Symptoms of High-Functioning Autism

Autism is a disorder of the brain and neurological system that falls on something called, “The Autism Spectrum.” We used to know autism as a child who didn’t speak and had very little social interaction. We are now finding there is a whole spectrum these people can fall into. Autism has a wide range of characteristics including poor social skills, trouble interpreting the emotions of others, and learning problems. Every case is different and new cases of high functioning autism (HFA) are being diagnosed every day. It has also been found that people on this end of the spectrum are of above-average intelligence or gifted.

What Is High Functioning Autism?

These are people who are diagnosed with autism but are cognitively higher functioning, who tend to have an IQ over 70 are now grouped into the this kind of autism. But compared to normal kids, they tend to be lower in communication skills, emotional interpretation, and social skills. It is often diagnosed by therapists noticing a delay in speech development around 3 years of age. A toddler may show normal signs of development in the home, but begin to show symptoms of HFA when introduced to a more social setting such as preschool or daycare.

What Are the Symptoms of High Functioning Autism?

1.  Sensory Processing Disorder

This autism is often first noticed because the child shows issues with sensory overload. They tend to be oversensitive to bright lights, excessive noise, large crowds of people, rough clothing, certain food textures, and touches. They either show extreme hyperactivity, or may shut down and retreat away from the stimulation. Some other behaviors associated with this symptom include:

2.  Poor Social Skills

People with HFA cannot differentiate between appropriate social responses and interaction. They may talk too much about things that are personal or laugh at something that is sad for someone else. They may also lack the ability to emotionally connect with others and seem withdrawn at times. They also tend to do the opposite of what everyone else is doing such as talking loud in class when a teacher is reading, playing with toys during work time, and other avoidant behaviors.

3.  Resists Changes in Routine

People with autism, including HFA, need constant unchanging routines. If there is a change to routine, they may throw a tantrum or express their disapproval in inappropriate ways.

4.  Emotionally Sensitive

They are very sensitive to disruption of emotions. If something happens early in the day, it can set the tone and mood for the entire day and things don’t seem to change for the better easily. Other things are:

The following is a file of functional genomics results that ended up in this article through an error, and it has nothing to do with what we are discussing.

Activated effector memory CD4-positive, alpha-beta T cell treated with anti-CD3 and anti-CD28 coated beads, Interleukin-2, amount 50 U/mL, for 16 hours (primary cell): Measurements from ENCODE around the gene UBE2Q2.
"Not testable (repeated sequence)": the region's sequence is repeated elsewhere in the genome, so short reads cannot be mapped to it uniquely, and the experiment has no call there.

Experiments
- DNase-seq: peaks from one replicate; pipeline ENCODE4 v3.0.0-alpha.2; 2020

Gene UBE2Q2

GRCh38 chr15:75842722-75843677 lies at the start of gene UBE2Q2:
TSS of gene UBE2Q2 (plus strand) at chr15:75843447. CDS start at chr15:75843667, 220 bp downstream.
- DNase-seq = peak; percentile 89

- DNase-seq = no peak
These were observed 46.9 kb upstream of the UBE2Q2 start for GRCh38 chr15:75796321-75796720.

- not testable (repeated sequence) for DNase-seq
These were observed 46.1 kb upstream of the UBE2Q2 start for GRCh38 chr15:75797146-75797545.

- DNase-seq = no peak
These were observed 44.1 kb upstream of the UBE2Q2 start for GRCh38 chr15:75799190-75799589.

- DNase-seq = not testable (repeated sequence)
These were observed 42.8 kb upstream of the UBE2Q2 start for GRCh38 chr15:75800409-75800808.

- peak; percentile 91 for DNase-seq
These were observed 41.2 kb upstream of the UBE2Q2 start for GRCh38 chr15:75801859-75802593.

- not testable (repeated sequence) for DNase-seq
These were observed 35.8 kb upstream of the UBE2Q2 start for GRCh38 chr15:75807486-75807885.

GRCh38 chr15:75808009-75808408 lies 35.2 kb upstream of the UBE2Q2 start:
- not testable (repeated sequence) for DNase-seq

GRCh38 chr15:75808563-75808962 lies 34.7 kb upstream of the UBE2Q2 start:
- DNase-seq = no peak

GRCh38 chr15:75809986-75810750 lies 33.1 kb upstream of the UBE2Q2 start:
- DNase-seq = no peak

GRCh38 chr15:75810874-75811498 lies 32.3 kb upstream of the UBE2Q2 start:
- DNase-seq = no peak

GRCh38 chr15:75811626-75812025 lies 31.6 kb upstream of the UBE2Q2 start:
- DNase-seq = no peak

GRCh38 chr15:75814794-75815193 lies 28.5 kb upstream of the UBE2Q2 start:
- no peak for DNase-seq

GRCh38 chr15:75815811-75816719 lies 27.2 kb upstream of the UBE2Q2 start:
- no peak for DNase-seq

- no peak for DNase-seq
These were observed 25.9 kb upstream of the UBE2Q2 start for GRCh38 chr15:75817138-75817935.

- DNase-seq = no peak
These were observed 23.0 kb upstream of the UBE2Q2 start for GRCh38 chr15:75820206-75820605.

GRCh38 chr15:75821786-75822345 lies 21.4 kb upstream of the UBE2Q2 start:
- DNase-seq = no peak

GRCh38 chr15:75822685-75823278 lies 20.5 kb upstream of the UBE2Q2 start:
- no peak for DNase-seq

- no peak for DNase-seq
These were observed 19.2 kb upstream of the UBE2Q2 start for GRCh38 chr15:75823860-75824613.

5.  Learning Disabilities or Learning Talents

While a person with high functioning autism is often gifted, there are deficiencies in other areas. They have a hard time with changing from one task to another and are avoidant when told they need to do something else. Other signs are:

But, remember the movie Rain Man? Autistic kids can have talents beyond normal people:

6.  Health Symptoms

For reasons not yet known, there seem to be some common health complaints with people who have HFA. These include:

7.  Poor Organization and Planning

They tend to be messy and have a lack of organizational skills. They can’t finish projects or deal with changes in their daily schedule. Homework is often forgotten or done and not turned in to the teacher.

How to Help Them

The best way to help a loved one with high functioning autism is to educate yourself on the disorder. Know the signs and symptoms and the treatments available. It is important to be a good advocate and push for a firm diagnosis in order to receive services to help the child grow and learn. There is a Disabilities Education Improvement Act that gives free special services to students who need help with education.

Things that can help include:

There is an international organization called Global and Regional Autism Spectrum Partnership (GRASP) that can help connect you with others dealing with the challenges of autism spectrum disorders. The following video shows that they can be very high functioning and normal:

High Functioning Autism and Asperger Syndrome

Many mental health professionals disagree on the actual overlap between Asperger’s Syndrome and HFA. They think that they are two different syndromes, but some think they are different levels of Autism. There are many similarities, but some differences. Autistic children and HFA children both tend to have delays in early language development, while Asperger’s kids tend to develop language skills normally. Both or all three disorders tend to have the same level of challenges for caregivers. Here are some of the similarities and differences:

Similarities

Both conditions show:

Differences

There are also differences between HFA and Asperger’s syndrome, which include:

Causes and Diagnosis

The exact cause of autism isn’t yet known. It has been shown to be more common in families that already have other cases of autism spectrum disorder. Some of the potential causes that are being researched are:

There tends to be more occurrences of autism in families with cases ofobsessive-compulsive disorder, Tics, Tourette’s, anxiety, and depression. 

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